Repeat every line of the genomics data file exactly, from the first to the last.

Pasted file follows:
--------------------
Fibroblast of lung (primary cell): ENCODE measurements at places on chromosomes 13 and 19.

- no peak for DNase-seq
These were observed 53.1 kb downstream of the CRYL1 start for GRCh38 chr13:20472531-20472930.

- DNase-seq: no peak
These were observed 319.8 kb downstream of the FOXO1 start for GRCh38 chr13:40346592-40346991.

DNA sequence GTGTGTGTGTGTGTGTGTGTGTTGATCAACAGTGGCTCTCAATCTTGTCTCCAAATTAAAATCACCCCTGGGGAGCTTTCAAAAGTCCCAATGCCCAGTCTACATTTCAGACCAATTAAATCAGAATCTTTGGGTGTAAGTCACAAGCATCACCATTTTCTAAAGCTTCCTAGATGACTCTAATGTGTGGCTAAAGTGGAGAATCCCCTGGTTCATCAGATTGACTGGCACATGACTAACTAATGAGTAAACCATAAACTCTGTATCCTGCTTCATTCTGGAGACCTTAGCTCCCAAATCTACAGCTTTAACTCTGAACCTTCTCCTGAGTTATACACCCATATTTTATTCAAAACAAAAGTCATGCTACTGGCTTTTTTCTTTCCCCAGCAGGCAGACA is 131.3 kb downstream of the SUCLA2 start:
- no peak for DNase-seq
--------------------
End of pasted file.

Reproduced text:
Fibroblast of lung (primary cell): ENCODE measurements at places on chromosomes 13 and 19.

- no peak for DNase-seq
These were observed 53.1 kb downstream of the CRYL1 start for GRCh38 chr13:20472531-20472930.

- DNase-seq: no peak
These were observed 319.8 kb downstream of the FOXO1 start for GRCh38 chr13:40346592-40346991.

DNA sequence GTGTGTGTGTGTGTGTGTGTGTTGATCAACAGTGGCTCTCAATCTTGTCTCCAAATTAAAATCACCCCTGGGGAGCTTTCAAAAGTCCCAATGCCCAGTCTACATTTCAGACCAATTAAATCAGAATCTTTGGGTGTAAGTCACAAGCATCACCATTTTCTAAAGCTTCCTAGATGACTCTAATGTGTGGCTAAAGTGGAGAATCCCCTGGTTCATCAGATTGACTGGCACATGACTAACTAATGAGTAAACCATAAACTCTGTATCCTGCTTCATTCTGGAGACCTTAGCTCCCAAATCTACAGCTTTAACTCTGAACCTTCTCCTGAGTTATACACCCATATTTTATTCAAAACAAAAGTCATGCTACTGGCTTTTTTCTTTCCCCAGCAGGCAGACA is 131.3 kb downstream of the SUCLA2 start:
- no peak for DNase-seq